Leveraging technology for business

The Rwandan poster child of Franchising is none other than Bourbon Coffee. Imagine my surprise when I was looking out of the bus window on 14th Street in Greenwich Village, New York only to see the double-branch that has become the trademark of a brand name Rwanda has exported to the West. To our credit, we got Bourbon out before McDonalds made it to Rwanda!
Alline Akintore
Alline Akintore

The Rwandan poster child of Franchising is none other than Bourbon Coffee. Imagine my surprise when I was looking out of the bus window on 14th Street in Greenwich Village, New York only to see the double-branch that has become the trademark of a brand name Rwanda has exported to the West. To our credit, we got Bourbon out before McDonalds made it to Rwanda!

It’s fair to say that besides Bourbon Coffee, Rwanda has nothing else to show for franchising (besides the phone service provider kiosks around the country) and the Child and Family Wellness (CFW) shops that are on track to open all over the country given the success in Kenya.

This network of micro pharmacies and clinics will provide essential healthcare to communities countrywide based on a franchise model of standard regulation, centralized procurement and base training. This is another step forward, but why isn’t the spurt bigger in say, healthcare, telecom, even utilities?

Franchising sparks innovation by driving competition but also given the drive to find solutions to the challenges it presents such as multi-tier management, quality control and the integration of, for example, third-party payment systems.

Solutions include Internet marketing solutions in local markets drawn from the competition and the need for differentiation; this concept extends to the products and services offered.I am no authority in this and my main interest is how to leverage technology for franchise growth and improved operations (for existent and future companies) if anyone ‘picks a leaf’ from Bourbon or for a chain of stores under the same hood of management.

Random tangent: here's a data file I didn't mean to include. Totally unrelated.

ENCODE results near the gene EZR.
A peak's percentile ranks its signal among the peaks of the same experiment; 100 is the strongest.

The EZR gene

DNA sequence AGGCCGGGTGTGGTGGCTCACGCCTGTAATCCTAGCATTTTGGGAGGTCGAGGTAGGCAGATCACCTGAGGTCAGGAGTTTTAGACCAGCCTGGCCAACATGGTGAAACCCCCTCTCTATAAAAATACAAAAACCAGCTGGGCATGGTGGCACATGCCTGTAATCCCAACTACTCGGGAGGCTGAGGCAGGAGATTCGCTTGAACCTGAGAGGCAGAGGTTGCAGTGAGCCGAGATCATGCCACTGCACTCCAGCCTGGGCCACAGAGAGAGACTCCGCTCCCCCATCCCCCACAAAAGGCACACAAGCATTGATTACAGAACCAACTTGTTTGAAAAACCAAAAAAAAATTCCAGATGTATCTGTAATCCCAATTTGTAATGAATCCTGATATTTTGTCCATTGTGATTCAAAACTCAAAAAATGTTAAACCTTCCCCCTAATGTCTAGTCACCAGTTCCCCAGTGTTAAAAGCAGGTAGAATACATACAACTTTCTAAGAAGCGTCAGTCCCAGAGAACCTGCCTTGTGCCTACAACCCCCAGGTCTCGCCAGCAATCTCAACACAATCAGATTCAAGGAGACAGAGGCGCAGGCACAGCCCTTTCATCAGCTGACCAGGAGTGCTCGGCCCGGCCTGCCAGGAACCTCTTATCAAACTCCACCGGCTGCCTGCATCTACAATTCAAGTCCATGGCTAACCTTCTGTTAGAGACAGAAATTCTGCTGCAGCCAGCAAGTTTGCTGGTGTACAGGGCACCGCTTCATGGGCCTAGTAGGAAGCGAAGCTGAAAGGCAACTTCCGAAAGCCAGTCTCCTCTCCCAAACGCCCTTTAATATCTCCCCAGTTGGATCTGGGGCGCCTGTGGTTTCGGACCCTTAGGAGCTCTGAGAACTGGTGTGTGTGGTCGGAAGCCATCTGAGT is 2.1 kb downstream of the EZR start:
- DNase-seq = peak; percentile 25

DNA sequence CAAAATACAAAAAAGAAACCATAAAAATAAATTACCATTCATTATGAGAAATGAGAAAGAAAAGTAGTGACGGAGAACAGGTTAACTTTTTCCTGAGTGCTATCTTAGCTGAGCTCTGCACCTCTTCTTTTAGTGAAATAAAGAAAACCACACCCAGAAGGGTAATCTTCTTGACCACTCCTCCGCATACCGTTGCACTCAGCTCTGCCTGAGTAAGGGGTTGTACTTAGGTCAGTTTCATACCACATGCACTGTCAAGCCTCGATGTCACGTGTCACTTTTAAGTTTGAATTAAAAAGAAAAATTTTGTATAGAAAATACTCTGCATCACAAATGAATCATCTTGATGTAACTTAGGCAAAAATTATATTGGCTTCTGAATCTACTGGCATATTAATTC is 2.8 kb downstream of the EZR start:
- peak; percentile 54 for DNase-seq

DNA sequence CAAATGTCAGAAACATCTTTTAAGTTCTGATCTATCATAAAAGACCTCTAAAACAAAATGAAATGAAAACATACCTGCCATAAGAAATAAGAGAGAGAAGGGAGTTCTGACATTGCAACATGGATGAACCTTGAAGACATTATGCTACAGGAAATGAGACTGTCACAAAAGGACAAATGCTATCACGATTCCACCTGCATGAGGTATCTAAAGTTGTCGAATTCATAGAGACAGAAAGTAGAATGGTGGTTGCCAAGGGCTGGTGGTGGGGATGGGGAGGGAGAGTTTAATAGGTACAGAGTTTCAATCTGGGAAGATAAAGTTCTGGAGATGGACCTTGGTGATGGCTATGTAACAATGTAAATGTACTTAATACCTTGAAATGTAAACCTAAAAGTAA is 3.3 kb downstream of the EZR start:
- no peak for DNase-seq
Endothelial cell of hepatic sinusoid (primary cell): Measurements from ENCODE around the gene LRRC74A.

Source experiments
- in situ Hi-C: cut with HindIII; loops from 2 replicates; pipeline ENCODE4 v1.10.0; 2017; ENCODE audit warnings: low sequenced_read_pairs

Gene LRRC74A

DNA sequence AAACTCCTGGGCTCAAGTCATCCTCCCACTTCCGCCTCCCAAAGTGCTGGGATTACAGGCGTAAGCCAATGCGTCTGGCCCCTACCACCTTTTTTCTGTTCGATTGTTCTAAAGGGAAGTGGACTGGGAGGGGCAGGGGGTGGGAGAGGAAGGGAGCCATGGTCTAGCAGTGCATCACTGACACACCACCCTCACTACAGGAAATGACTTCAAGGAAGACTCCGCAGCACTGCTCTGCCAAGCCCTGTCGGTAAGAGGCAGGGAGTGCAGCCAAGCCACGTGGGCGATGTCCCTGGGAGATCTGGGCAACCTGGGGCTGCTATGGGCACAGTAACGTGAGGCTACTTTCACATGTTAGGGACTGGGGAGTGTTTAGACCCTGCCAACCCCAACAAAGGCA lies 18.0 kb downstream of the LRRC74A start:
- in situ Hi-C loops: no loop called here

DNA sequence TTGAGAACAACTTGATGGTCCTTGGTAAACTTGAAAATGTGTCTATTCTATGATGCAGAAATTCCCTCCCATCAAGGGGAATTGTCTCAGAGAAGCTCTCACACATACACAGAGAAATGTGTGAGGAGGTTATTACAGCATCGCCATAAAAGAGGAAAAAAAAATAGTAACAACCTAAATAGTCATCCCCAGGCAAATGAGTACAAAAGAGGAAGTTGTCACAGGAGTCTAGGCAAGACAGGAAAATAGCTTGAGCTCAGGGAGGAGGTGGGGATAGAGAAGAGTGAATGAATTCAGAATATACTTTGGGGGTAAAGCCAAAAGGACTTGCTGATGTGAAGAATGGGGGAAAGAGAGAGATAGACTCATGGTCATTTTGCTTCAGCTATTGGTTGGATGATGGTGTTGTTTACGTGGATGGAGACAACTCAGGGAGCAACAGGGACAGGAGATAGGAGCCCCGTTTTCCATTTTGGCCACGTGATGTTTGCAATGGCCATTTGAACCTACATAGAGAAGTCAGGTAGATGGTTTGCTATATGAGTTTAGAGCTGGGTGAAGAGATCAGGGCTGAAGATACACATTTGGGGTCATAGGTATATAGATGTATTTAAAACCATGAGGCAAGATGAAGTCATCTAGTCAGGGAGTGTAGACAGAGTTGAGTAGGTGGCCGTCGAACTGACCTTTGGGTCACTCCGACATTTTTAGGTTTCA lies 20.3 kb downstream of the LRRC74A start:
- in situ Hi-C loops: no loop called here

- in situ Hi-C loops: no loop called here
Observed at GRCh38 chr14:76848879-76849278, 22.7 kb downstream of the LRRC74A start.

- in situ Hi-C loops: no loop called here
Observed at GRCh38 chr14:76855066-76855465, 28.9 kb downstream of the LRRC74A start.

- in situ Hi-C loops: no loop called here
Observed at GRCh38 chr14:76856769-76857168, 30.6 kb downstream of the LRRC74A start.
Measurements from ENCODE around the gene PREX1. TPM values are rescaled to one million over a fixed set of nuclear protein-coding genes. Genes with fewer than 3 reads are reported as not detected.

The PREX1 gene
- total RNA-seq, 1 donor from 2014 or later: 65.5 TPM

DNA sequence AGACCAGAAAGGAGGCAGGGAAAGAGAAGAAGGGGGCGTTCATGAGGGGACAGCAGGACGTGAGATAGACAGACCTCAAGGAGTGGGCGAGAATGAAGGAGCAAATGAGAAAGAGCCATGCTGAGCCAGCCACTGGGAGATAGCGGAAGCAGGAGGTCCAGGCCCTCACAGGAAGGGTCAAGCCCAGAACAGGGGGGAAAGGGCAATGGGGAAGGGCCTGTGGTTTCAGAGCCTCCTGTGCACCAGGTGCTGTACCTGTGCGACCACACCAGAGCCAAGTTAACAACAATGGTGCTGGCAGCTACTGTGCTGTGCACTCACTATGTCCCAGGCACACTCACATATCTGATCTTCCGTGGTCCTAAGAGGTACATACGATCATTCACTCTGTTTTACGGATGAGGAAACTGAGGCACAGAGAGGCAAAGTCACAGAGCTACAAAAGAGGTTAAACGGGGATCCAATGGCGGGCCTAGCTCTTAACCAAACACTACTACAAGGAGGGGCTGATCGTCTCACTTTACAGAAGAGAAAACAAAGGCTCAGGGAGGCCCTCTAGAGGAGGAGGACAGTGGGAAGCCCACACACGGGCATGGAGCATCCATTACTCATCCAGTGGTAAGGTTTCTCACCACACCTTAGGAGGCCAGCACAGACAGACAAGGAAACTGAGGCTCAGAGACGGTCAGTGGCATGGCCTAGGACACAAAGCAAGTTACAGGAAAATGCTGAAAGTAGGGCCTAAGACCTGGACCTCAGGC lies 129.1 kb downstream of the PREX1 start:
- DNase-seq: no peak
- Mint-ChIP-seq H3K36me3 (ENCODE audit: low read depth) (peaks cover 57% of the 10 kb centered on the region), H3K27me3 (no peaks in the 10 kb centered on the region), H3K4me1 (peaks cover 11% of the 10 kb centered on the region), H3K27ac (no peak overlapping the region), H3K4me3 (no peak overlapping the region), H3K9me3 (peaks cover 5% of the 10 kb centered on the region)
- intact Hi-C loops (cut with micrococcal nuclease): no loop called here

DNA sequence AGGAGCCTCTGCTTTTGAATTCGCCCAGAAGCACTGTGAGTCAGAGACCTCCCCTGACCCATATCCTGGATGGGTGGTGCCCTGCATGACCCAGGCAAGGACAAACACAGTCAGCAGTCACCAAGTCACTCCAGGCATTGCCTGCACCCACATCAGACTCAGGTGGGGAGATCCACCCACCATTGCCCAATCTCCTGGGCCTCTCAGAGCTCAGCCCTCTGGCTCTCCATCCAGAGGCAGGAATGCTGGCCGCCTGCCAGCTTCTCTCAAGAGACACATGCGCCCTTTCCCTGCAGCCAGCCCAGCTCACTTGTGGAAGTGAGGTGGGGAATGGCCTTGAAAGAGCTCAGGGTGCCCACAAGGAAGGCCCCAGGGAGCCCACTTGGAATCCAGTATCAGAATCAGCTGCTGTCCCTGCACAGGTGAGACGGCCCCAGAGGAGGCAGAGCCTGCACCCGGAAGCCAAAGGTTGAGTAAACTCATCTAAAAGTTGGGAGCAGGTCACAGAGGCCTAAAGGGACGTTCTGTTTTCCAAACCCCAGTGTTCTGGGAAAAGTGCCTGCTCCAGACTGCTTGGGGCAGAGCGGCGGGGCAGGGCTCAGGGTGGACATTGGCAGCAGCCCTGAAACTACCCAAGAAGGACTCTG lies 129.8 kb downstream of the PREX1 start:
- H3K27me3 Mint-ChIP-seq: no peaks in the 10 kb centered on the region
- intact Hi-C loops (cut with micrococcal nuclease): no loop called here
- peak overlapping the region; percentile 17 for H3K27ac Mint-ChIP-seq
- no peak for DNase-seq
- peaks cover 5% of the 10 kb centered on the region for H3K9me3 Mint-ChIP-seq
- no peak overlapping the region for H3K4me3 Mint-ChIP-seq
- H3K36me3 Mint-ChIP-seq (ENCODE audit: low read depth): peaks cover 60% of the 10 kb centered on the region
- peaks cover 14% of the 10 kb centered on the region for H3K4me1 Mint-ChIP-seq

Effective technology would provide a platform to manage business operations and reduce costs; it is obvious that technology only complements a system that is already profitable, with a solid concept and strong business relationships.

 Technology can eliminate manual processes related to sales such as automatically updating the database or sending out disclosure packages; implementing performance dashboards can provide feedback on sales, track effects of promotions on marketing and sales and enable assessment of individual store performance as well as the entire business.

The ability to quantify factors that affect performance without driving around and reading reports is invaluable if you ask me! Streamlining operations is much easier, for example: automating collection processes and reports; fostering communication by creating an online platform such as an intranet (reduces costs of telephone calls and paper mail); shared CRM applications could translate into increased customer loyalty and lastly, reduced cost of maintenance and tech support associated with running different branches separately.

This seems straightforward enough and yet it is true that many are reluctant to invest in the technology infrastructure to run their businesses effectively and ultimately paying the price over time; building a business for scalability with a well-planned technology foundation is a recipe of success.

I brought up the franchise business model to create an itch more than anything; moving in the direction of ICT hub of the region, it doesn’t hurt to think about how to use technology to exploit various business models, especially since one has proven to be a success.

The fact is we are not many years away from a pulsating IT scene and we cannot ignore what technology can do to leverage business operations or how theseoperations can foster the development of home-grown technology to meet the needs of both business and customer.

akintore@gmail.com

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